With the exception of the energy sector, there weren’t too many bright spots last year. Each of the three major U.S. stock indexes plummeted into a bear market, with the growth-focused Nasdaq Composite — the index responsible for lifting the stock market to new highs in 2021 — taking it on the chin with a loss of 33%.
However, big declines can sometimes lead to big opportunities for patient investors. With growth stocks getting absolutely clobbered in 2022, there is no shortage of potential turnaround candidates in the new year. Based on price targets from a select group of Wall Street analysts, the following three turnaround stocks offer upside potential ranging from 148% to 195% in 2023.
Upstart Holdings: Implied upside of 152% in 2023
The first turnaround stock with triple-digit upside potential in the new year is cloud-based lending platform Upstart Holdings (UPST 8.37%). Despite plunging as much as 97% from its all-time high set in 2021, Citigroup analyst Peter Christiansen foresees shares of the company reaching $33. This would represent upside of as much as 152% this year.
The clear-cut issue for Upstart is the Federal Reserve’s hawkish monetary policy. With the U.S. inflation rate hitting a more-than 40-year high of 9.1% this past June, the nation’s central bank has responded by increasing its federal funds rate at the fastest pace in four decades. As rates increase, the desire for consumers and businesses to take out loans decreases. Additionally, it’s not uncommon for loan delinquencies to rise as rates climb, which can cause banks and credit unions to think twice before handing out loans.
While high interest rates are less than ideal for a lending platform, Upstart has well-defined competitive advantages that should come into play when the pace of interest rate hikes slows this year.
The biggest differentiator for Upstart is that its cloud-based lending platform relies on artificial intelligence (AI) and machine learning to vet loans. Utilizing AI allows Upstart’s platform to grow smarter and more efficient at processing and analyzing loans over time.
Even though the average Upstart approval has a lower credit score than the traditional loan-vetting process, the delinquency rates between Upstart loans and the traditional process have been similar. The takeaway here is that Upstart can widen the scope of potential customers for lending institutions without necessarily increasing their credit-risk profiles.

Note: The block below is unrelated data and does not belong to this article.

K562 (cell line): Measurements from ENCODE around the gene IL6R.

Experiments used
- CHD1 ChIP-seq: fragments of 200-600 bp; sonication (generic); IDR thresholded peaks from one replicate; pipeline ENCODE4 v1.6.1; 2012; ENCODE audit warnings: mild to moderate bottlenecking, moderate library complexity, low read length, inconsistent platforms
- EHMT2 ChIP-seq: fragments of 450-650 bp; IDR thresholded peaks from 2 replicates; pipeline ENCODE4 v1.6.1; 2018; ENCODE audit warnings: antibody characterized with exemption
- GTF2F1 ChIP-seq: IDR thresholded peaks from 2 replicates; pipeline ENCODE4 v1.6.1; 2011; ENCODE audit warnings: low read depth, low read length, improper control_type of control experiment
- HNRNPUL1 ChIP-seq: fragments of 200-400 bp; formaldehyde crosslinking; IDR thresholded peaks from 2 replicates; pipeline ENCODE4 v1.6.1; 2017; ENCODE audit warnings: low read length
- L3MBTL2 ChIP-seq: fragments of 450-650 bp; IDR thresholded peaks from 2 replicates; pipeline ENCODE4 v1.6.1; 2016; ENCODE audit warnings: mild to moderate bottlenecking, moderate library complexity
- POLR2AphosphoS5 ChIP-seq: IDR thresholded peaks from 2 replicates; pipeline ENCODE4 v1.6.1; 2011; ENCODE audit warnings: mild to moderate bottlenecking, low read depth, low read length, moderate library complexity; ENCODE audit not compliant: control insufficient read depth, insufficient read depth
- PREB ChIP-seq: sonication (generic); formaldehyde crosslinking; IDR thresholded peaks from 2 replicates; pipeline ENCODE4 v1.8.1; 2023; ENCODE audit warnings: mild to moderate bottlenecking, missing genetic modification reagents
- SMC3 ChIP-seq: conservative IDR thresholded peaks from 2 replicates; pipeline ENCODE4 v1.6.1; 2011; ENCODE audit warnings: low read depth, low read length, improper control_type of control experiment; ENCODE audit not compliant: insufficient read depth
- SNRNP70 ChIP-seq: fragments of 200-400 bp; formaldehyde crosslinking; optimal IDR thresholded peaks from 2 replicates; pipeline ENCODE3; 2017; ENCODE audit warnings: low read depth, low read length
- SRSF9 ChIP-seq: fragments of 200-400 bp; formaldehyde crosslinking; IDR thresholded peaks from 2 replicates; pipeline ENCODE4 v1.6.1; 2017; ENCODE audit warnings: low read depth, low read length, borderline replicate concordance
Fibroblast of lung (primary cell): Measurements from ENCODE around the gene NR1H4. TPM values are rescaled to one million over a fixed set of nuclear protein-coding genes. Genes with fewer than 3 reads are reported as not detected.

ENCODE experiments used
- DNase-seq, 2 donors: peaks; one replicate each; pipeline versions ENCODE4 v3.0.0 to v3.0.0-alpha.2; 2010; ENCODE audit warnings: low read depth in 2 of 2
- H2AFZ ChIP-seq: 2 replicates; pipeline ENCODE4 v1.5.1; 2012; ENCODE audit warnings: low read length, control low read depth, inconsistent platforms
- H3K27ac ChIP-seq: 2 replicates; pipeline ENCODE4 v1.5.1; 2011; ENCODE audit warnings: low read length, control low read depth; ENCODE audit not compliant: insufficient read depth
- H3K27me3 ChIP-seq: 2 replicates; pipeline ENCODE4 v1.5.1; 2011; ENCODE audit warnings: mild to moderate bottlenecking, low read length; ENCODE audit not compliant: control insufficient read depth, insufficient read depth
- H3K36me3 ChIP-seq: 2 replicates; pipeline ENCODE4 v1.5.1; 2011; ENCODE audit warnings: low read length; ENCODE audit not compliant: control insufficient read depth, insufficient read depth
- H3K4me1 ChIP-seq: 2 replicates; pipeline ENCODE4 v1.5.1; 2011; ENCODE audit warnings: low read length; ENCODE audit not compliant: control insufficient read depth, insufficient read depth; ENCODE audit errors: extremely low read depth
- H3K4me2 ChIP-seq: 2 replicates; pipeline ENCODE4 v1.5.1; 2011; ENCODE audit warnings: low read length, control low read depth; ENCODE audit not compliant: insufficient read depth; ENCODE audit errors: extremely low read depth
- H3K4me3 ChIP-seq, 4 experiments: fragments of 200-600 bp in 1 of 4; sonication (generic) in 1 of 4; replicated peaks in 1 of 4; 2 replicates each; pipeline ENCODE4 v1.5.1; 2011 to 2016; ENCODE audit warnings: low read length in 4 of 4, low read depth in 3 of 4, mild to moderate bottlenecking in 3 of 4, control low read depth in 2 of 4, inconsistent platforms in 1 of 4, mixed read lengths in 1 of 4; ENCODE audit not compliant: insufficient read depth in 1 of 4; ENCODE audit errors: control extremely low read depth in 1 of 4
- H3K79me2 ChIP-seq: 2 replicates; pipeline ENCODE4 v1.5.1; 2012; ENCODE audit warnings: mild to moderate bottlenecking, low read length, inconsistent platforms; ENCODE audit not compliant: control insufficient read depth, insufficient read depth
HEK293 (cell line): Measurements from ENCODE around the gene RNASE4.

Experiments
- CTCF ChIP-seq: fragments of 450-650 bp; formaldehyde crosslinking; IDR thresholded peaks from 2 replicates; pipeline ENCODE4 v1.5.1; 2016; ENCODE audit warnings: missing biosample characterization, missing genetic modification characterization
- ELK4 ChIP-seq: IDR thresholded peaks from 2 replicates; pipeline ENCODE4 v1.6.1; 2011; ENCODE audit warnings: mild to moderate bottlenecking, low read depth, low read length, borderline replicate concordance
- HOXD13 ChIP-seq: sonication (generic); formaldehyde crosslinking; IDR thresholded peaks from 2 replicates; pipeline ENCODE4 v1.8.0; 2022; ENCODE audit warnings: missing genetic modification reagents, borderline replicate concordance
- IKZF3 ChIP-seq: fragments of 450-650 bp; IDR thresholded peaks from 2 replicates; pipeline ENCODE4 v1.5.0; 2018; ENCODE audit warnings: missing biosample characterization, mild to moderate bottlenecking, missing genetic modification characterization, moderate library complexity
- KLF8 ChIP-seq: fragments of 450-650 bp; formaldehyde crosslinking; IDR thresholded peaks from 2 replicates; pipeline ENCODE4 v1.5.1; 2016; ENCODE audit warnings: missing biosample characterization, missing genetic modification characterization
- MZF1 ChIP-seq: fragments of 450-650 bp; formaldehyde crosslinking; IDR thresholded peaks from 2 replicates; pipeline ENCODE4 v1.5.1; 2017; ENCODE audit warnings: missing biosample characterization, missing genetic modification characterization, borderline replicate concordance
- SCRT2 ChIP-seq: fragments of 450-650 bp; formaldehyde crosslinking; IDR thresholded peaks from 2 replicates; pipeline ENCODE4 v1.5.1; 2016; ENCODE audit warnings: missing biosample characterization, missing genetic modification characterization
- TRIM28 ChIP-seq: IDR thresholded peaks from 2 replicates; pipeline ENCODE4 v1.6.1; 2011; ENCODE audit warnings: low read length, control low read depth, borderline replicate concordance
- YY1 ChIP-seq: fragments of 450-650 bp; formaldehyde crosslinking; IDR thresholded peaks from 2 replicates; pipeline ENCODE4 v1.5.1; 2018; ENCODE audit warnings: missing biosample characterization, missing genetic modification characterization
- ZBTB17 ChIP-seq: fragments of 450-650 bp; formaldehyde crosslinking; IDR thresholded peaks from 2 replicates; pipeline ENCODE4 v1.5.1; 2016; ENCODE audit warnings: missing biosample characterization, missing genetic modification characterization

Something else worth noting is that Upstart’s vetting process is mostly automated. During the September-ended quarter, 75% of all approved loans were automated, which saves its 83 bank and credit union partners time and money.
Lastly, Upstart’s expansion into new verticals is just getting started. After predominantly focusing on personal loans for years, it’s begun offering its services for auto loan originations and small business loans. The latter two loan-origination markets are significantly larger than personal loans.
Though it could be a rough start to 2023, Upstart’s competitive edges make it a logical go-to for financial institutions in the new year.
Fastly: Implied upside of 195% in 2023
A second beaten-down stock with serious turnaround potential in 2023, at least according to one Wall Street analyst, is edge cloud-computing company Fastly (FSLY 4.51%). If analyst Frank Louthan at Raymond James is correct, shares of Fastly can nearly triple to $25 this year.
Fastly, which is best known as a content-delivery network (CDN), was a big-time winner during the early stages of the COVID-19 pandemic. Since it was tasked with moving data from the edge of the cloud to end users as quickly and securely as possible, the thinking among investors was that a hybrid work environment would drastically increase CDN demand. Since Fastly is a usage-driven company, the needle was, most definitely, pointing higher.